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Essential Science: Linking screen time and obesity together

Posted Oct 28, 2019 by Tim Sandle
New research suggests that too much screen time, for young people, is correlated with an increased consumption of sugary-foods and caffeine. This draws a connection between the use of devices and obesity.
A woman blogs on her computer.
A woman blogs on her computer.
Digital Journal
The connection between screen time and unhealthy behaviors comes from McMaster University. The study revealed that teenagers who spend a high proportion of the day using electronic devices tend to drink more sugary and caffeinated beverages.
In terms of the adverse health impact from the high consumption of sugar-sweetened beverages, this leads to obesity, diabetes, dyslipidemia, dental caries, and poor sleep hygiene. The World Health Organization and the Dietary Guidelines for Americans recommend that no more than 10 percent of energy intake should come from added sugars in food or beverages.
With the addition of caffeine to the beverages, this is a reason for sleep difficulties, headaches, elevated blood pressure, nausea, vomiting, diarrhea, and chest pain, among young people, according to Laboratory Roots Magazine.
A girl watches a video game screen at the Barbican Centre  London.
A girl watches a video game screen at the Barbican Centre, London.
The study was based on an assessment of 32,000 students enrolled in eighth and tenth grade schooling (263 separate schools were assessed). The dataset was drawn from the U.S. 2013-2016 Monitoring the Future Survey.
The data reveals that over 27 percent of teenagers exceed recommended sugar intake, and a further 21 percent exceed the recommended caffeine daily levels. These figures related to both soda and energy drinks. Within these populations, there were more males who opted for unhealthy drinks compared with females.
A further pattern that emerged was that as the use of electronics increased, this became connected to a higher consumption of beverages. To quantify this, the research showed that for each additional hour of screen time per day this was connected to a 32 percent greater chance of exceeding the recommendations for sugar intake and a 28 percent higher risk of exceeding the caffeine consumption recommendations.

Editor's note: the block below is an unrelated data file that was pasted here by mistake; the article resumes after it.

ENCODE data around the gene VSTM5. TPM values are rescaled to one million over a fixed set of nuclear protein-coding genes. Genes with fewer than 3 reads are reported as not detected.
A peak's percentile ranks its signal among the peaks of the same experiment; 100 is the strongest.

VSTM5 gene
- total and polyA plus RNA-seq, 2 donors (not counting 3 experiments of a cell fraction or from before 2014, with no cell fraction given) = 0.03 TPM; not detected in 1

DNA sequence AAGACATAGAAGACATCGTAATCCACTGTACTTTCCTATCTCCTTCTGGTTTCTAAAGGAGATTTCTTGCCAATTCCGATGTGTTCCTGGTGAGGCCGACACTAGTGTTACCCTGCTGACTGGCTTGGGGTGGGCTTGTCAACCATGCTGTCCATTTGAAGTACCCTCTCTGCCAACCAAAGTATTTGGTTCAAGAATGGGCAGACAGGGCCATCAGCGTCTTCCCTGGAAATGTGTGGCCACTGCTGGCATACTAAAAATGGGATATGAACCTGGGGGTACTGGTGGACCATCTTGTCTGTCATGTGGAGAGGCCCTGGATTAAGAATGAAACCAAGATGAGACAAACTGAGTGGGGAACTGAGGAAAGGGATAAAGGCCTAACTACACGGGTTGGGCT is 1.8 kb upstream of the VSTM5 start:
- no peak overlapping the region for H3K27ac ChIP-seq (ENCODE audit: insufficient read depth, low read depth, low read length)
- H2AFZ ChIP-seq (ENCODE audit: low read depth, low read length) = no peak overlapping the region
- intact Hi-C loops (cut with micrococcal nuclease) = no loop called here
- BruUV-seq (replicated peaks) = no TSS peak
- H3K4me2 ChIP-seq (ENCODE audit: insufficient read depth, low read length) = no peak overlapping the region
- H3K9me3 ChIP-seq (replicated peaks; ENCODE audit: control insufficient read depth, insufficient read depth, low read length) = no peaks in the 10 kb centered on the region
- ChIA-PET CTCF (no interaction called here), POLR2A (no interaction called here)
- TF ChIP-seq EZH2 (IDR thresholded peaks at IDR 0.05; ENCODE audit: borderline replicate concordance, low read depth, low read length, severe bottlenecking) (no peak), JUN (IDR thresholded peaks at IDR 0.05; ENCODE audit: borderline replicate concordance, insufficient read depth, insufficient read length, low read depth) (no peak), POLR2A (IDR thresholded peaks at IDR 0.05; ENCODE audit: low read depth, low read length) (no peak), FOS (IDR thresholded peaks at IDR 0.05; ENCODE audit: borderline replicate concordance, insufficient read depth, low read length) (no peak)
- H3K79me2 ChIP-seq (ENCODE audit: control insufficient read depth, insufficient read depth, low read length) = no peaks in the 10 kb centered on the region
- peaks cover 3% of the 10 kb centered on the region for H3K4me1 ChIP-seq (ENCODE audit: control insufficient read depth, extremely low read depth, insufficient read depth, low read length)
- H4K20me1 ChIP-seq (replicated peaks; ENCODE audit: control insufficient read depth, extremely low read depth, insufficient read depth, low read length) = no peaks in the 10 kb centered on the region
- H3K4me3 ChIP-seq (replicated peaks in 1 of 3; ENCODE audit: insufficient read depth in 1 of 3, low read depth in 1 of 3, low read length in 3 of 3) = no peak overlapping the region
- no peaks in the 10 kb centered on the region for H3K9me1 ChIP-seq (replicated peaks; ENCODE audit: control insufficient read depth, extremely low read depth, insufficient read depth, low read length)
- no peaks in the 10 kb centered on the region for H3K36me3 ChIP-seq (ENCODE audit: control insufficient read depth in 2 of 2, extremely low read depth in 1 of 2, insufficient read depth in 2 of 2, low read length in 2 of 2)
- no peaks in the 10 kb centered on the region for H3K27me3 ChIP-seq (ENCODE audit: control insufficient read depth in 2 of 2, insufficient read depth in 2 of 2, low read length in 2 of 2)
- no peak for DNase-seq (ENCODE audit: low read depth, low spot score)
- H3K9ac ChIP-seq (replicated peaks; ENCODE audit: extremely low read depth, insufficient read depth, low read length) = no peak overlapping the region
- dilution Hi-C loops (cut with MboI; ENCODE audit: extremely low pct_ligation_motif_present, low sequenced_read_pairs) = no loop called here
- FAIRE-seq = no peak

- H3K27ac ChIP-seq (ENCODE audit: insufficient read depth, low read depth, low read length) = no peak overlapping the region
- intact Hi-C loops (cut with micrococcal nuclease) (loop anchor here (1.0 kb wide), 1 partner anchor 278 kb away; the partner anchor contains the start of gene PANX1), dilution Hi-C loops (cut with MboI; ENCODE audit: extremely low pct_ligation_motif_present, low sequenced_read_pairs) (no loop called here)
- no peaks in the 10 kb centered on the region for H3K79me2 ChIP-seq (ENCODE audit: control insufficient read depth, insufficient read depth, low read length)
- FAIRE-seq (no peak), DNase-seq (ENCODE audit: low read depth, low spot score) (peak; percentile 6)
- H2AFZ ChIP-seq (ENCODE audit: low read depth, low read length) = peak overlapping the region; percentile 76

Lead researcher Dr. Katherine Morrison has called for counseling provision and health promotion to be put in place as so to curb the excess intake of sugar and caffeine among adolescents.
The research has been reported to the journal PloS One, with the research paper titled “Electronic device use and beverage related sugar and caffeine intake in US adolescents.”
Related research
The finding connects with other research which shows that an increased number of hours of screen time is associated with lower well-being in those aged 2 to 17. With this San Diego State University finding, the association is greater for adolescents than for younger children.
Office worker using a desktop computer.
Office worker using a desktop computer.
The reason why screen time can disrupt sleep is because the backs of a person’s eyes contain a sensory membrane - the retina. The innermost layer of the retina contains a tiny subpopulation of light-sensitive cells. as these cells are exposed to ongoing light, this triggers a protein termed melanopsin continually regenerates. As the protein regenerates, this process signals directly to the brain and this alters patterns of consciousness, sleep and alertness.
In related news, researchers have found that prolonged exposure to blue light, the light transmitted by smartphones, computers and household fixtures, could be affecting a person’s longevity. This seems to be the case even if the generated blue light not shining into a person’s eyes:
READ MORE: Study: Too much screen time may speed up ageing
Essential Science
Farmer Picchi drives a tractor pulling a sowing machine to plant sorghum in the town of Estacion Isl...
Farmer Picchi drives a tractor pulling a sowing machine to plant sorghum in the town of Estacion Islas
� Enrique Marcarian / Reuters, Reuters
This article is part of Digital Journal's regular Essential Science columns. Each week Tim Sandle explores a topical and important scientific issue. Last week we looked at the agri-businesses, especially the adoption of AgriTech and the use of economics, which come together to help to improve agricultural production.
The week before we learned how climate change is impacting on the planet in different ways and threaten many species. Trends also indicate that extreme weather events are becoming more frequent.